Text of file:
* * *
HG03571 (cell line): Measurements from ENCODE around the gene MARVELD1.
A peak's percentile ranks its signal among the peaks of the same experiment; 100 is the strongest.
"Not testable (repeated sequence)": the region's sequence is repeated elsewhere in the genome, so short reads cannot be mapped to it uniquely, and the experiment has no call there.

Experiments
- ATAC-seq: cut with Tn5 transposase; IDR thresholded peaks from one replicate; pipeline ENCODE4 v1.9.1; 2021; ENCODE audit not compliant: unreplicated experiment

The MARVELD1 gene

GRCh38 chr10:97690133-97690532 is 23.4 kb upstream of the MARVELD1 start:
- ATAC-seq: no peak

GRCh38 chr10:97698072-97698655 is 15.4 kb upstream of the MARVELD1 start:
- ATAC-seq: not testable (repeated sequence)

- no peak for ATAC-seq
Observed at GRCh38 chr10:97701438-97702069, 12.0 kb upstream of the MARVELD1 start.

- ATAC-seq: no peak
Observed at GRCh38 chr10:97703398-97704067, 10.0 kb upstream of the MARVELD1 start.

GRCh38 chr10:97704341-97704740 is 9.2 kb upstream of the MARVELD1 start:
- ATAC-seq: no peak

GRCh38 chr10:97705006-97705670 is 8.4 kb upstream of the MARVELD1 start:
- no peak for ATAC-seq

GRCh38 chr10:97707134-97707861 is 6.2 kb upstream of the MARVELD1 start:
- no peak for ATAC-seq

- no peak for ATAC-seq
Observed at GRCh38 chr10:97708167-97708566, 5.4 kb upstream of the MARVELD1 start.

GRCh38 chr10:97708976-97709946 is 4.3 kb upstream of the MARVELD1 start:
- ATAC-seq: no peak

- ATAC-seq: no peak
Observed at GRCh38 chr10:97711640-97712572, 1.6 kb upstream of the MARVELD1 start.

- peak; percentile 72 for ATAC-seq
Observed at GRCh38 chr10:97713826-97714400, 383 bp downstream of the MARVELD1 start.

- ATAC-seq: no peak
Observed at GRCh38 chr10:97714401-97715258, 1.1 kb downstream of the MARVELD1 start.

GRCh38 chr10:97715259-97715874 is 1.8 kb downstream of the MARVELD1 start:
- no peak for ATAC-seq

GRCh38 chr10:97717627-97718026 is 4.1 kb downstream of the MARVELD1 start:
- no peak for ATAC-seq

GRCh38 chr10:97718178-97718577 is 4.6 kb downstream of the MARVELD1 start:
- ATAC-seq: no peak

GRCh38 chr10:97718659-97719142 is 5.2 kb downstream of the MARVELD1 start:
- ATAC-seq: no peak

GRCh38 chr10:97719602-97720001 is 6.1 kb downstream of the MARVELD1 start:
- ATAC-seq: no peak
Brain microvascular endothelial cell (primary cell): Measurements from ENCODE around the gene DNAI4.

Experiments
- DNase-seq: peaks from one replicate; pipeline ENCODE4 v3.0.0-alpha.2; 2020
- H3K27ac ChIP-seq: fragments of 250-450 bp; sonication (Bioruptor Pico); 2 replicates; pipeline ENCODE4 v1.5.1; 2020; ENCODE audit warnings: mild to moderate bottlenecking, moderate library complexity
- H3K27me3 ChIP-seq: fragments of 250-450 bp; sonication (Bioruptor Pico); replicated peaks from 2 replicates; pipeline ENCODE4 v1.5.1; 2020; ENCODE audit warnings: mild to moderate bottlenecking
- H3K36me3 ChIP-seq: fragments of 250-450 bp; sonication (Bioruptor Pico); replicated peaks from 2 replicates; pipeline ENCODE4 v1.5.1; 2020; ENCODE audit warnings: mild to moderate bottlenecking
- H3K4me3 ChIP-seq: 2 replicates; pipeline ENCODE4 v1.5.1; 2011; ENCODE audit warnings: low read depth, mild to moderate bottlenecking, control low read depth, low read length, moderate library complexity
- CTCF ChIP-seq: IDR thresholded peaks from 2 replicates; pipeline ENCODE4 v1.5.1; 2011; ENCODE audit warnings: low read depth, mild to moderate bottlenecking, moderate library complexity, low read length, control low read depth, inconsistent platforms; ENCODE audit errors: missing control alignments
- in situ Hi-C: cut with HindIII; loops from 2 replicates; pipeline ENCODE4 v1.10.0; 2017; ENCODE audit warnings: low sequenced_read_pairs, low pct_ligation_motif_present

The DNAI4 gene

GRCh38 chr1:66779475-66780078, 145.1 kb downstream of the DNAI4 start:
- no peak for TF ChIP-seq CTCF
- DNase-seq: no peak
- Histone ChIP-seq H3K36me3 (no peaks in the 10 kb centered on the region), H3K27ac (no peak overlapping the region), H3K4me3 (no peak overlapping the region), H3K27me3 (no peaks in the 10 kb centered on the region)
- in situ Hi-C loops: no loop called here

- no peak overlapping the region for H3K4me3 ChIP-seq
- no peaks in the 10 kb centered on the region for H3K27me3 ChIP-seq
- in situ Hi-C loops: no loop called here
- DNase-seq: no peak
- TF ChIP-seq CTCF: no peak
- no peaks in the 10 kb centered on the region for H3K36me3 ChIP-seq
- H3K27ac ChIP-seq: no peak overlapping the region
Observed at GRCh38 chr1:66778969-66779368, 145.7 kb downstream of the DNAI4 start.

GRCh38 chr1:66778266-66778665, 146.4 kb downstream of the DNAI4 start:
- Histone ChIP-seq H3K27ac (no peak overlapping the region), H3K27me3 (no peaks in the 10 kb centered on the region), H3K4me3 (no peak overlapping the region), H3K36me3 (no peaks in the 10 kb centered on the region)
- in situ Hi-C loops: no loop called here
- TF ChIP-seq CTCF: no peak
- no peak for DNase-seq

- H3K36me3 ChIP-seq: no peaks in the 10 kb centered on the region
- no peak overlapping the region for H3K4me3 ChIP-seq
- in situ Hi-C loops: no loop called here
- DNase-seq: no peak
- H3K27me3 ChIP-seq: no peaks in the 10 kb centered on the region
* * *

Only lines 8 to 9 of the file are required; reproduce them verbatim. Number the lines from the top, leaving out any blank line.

- ATAC-seq: no peak

GRCh38 chr10:97698072-97698655 is 15.4 kb upstream of the MARVELD1 start: